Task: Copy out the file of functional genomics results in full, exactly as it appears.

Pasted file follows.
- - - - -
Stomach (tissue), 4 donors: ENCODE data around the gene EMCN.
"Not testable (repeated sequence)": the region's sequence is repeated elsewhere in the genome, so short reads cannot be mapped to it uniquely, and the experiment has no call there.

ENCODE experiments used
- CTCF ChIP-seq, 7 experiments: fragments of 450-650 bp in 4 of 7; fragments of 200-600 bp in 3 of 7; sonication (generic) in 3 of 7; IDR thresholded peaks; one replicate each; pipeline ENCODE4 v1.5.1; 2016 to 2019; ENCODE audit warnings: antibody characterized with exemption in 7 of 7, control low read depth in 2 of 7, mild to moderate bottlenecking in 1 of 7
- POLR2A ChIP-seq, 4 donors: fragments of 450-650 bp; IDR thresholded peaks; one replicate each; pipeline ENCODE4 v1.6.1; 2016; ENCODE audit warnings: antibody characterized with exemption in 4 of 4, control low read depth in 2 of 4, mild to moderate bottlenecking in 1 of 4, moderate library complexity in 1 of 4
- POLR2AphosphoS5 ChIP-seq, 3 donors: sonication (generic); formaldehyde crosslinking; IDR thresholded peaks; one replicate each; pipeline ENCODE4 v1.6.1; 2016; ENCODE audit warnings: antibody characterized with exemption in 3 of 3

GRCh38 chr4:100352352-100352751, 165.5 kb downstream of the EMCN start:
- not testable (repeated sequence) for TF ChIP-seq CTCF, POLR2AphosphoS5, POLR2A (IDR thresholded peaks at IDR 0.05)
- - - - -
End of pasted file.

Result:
Stomach (tissue), 4 donors: ENCODE data around the gene EMCN.
"Not testable (repeated sequence)": the region's sequence is repeated elsewhere in the genome, so short reads cannot be mapped to it uniquely, and the experiment has no call there.

ENCODE experiments used
- CTCF ChIP-seq, 7 experiments: fragments of 450-650 bp in 4 of 7; fragments of 200-600 bp in 3 of 7; sonication (generic) in 3 of 7; IDR thresholded peaks; one replicate each; pipeline ENCODE4 v1.5.1; 2016 to 2019; ENCODE audit warnings: antibody characterized with exemption in 7 of 7, control low read depth in 2 of 7, mild to moderate bottlenecking in 1 of 7
- POLR2A ChIP-seq, 4 donors: fragments of 450-650 bp; IDR thresholded peaks; one replicate each; pipeline ENCODE4 v1.6.1; 2016; ENCODE audit warnings: antibody characterized with exemption in 4 of 4, control low read depth in 2 of 4, mild to moderate bottlenecking in 1 of 4, moderate library complexity in 1 of 4
- POLR2AphosphoS5 ChIP-seq, 3 donors: sonication (generic); formaldehyde crosslinking; IDR thresholded peaks; one replicate each; pipeline ENCODE4 v1.6.1; 2016; ENCODE audit warnings: antibody characterized with exemption in 3 of 3

GRCh38 chr4:100352352-100352751, 165.5 kb downstream of the EMCN start:
- not testable (repeated sequence) for TF ChIP-seq CTCF, POLR2AphosphoS5, POLR2A (IDR thresholded peaks at IDR 0.05)